ActiveReport.RegBusinessObject("Products", _ProductCollection);

This is where our problems begin. We do not have a property (the Report Property doesn’t allow Binding) exposed by Stimulsoft Designer to which could bind the StiReport Instance. We can do it pragmatically by assigning the Report Property, but that would involve breaking the MVVM Structure. We would prefer not to do that, atleast not directly. So what would be our workaround ?

Supervising Controller Pattern

The workaround lies with having a Supervising Controlling Pattern. The Supervising Controller allows the ViewModel to be aware of the View, but not depended on it. Now this can be a tricky situation if someone questions whether this would be breaking the MVVM, considering as per MVVM, the ViewModel should be completely independent of View. Pretty much true, but when all doors are closed, there is nothing wrong in making the ViewModel ‘aware‘ of View, as long as it is not dependent on View and we do minimalist code in View. Remember, there is a significant difference in being aware and being dependent.

So how do we implement the Supervising Controlling Pattern and make the ViewModel aware of the View. We first being by creating the Contract interface through which the ViewModel would be interacting with View. Let’s call it ISupervisorController

  public interface ISupervisingController
  void UpdateReportControl(Stimulsoft.Report.StiReport Report);

As you can see, it has a single method called UpdateReportControl, accepting the StiReport instance. Let’s go ahead and implement it in the View. We will make that only minimalist work is done in the code behind class.

  public void UpdateReportControl(StiReport Report)
  ReportDesigner.Report = Report;

So with that done, we come to the most important part – how do we get an instance of View in the ViewModel ? Thanks to Caliburn.Micro, we do have a solution for that as well.

Screen and IViewAware

The Screen class in Caliburn.Micro utilizes an interface ‘IViewAware, which exposes a method called OnViewAttached which gives us reference to the attached View. All that left to do is override the method and use our Supervising Controller interface to call the method from View, which sets the Report property of Designer Control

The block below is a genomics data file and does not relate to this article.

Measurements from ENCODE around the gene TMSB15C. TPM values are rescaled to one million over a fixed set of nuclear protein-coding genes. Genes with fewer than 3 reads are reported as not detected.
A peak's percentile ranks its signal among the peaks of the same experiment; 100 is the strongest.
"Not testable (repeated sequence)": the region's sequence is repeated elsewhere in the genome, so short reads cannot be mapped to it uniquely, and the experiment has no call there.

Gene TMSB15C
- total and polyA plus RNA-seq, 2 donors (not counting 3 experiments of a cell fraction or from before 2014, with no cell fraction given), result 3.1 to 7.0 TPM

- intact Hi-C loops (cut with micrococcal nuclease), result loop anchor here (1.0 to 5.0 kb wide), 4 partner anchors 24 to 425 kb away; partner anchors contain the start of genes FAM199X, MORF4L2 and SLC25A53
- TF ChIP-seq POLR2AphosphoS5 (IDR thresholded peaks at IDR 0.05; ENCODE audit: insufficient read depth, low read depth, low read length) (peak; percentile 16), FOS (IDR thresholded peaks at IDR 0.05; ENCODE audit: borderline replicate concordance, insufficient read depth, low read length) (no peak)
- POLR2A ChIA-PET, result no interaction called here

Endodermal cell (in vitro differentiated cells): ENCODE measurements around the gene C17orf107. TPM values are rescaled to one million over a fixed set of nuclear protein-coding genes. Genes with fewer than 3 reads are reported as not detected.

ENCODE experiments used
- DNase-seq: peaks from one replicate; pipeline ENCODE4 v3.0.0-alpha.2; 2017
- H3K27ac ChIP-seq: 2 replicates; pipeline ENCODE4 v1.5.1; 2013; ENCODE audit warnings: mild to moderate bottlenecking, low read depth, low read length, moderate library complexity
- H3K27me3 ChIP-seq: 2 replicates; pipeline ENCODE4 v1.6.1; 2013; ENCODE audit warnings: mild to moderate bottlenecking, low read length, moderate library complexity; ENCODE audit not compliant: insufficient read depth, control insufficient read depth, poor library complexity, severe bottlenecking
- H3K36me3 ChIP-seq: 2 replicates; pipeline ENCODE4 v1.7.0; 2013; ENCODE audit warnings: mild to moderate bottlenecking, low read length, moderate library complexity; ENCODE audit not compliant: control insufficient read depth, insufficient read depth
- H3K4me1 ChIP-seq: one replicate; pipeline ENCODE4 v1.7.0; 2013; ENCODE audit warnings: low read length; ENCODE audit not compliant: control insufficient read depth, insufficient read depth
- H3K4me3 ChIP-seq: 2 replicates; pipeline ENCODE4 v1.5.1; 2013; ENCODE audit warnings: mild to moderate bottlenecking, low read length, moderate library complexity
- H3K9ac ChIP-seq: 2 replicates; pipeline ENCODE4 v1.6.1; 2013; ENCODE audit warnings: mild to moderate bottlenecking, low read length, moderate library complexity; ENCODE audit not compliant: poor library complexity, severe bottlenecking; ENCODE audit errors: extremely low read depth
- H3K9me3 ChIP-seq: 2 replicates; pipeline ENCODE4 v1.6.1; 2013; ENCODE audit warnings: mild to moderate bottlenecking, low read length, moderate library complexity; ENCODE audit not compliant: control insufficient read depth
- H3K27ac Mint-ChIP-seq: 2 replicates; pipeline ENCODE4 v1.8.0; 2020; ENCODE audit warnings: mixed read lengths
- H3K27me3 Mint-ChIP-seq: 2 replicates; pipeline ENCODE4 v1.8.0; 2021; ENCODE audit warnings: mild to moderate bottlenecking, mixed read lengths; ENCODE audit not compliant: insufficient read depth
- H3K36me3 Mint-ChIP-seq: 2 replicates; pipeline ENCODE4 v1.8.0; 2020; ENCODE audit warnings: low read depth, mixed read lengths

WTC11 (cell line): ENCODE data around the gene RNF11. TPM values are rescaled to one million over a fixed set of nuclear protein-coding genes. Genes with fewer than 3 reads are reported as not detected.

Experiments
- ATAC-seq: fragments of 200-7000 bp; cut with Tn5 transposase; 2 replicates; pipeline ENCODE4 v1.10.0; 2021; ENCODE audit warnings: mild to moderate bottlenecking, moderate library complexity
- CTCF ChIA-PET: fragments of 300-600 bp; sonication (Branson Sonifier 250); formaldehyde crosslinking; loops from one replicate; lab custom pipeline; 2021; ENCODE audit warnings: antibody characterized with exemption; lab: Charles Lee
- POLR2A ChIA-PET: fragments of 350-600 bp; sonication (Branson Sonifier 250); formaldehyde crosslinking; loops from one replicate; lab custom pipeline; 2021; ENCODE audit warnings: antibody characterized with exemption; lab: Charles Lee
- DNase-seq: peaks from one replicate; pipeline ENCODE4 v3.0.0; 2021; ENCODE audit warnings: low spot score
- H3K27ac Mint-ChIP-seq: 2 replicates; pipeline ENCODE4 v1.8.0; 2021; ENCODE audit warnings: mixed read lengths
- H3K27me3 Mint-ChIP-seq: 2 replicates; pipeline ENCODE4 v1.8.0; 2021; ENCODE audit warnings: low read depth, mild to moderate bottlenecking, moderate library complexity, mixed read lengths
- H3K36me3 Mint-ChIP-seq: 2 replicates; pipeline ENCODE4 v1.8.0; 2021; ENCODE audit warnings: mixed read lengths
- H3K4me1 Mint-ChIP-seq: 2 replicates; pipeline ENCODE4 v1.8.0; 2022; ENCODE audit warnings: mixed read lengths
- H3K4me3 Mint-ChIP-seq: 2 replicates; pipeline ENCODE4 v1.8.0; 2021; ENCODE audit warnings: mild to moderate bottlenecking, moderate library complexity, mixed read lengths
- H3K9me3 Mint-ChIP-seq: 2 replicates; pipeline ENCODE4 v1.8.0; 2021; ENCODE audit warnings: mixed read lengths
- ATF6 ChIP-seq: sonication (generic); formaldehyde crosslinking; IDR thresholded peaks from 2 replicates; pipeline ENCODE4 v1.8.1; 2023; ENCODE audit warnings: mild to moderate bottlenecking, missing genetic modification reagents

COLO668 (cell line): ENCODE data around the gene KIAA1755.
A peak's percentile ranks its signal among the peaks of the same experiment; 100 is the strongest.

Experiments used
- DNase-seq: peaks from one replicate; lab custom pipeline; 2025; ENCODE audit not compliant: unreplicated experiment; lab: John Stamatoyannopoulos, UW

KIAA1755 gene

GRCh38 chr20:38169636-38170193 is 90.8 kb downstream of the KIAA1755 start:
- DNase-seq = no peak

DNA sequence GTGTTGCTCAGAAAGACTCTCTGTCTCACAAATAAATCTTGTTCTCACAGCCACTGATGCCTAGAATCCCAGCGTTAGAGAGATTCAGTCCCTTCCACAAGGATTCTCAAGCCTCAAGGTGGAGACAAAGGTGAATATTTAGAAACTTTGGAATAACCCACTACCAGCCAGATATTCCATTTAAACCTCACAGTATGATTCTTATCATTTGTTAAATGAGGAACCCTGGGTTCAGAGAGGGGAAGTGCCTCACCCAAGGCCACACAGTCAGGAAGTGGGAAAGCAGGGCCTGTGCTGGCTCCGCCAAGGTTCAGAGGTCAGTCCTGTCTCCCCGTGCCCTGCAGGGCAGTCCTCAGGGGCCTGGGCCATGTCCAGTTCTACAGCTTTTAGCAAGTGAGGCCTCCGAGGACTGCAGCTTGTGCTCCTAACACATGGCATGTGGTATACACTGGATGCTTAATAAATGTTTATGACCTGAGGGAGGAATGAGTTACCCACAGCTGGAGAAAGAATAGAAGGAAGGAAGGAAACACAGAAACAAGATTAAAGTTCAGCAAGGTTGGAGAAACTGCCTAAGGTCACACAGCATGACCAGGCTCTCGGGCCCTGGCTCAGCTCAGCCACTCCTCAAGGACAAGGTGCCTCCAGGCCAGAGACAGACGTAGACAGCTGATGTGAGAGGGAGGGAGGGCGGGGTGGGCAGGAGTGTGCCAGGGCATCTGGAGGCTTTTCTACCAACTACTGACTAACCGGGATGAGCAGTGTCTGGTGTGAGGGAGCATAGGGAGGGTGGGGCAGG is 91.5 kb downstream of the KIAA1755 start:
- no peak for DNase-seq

protected override void OnViewAttached(object view, object context)
  base.OnViewAttached(view, context);
  (view as ISupervisingController).UpdateReportControl(ActiveReport);

That’s it, you have your .Net Object Collection synchronized with the Designer. The entire source code described in this post can be found here

Binding Navigated Event in WebView Control

WebView Control in Xamarin.Form is a highly useful control for displaying a Web Page within your Mobile Application. You can either specify the URI that needs to displayed or you can provide the entire HTML Source to be displayed by assigning an instance of UrlWebViewSource to the Source Property of the control.

From an MVVM point of view, you can bind Source Property of the control to an instance of UrlWebViewSource.
<WebView Source="{Binding GatewayPageSource,Mode=TwoWay}" WidthRequest="500" HeightRequest="500"></WebView>

For Binding the control to an External URI, you could bind your ViewModel Property as follows.

public HtmlWebViewSource GatewayPageSource
 get { return _GateWaySource; }
 SetProperty(ref _GateWaySource, value);

this.GatewayPageSource.BaseUrl = "urlpath";

For Binding the control to an HTML String, you could bind your ViewModel Property as follows.

this.GatewayPageSource.Html = "HtmlString"

One of the caveats however, is that two of the most important Events of the control, namely, Navigating and Navigated, is not Bindable. There are ways to get around this problem though.
The first method that was suggested to me was to use Behavior. I will probably try implementing this in one of later posts. The second approach, was possibly the easiest – create a custom control overriding the WebView and add the required properties.
public class AdvancedWebView : WebView
public static readonly BindableProperty NavigatedCommandProperty =
BindableProperty.Create(nameof(NavigatedCommand), typeof(ICommand), typeof(AdvancedWebView), null);

public AdvancedWebView()
Navigated += (s, e) =>
if (NavigatedCommand?.CanExecute(e) ?? false)

public ICommand NavigatedCommand
get { return (ICommand)GetValue(NavigatedCommandProperty); }
set { SetValue(NavigatedCommandProperty, value); }

The XAML with new Control would be as follows

<controls:AdvancedWebView Source="{Binding GatewayPageSource,Mode=TwoWay}"
NavigatedCommand="{Binding WebViewNavigatedCommand}"
WidthRequest="500" HeightRequest="500"/>

For keeping things simple, I have implemented only Navigated Event in the example, however, we could extend this functionality with Navigating Event as well.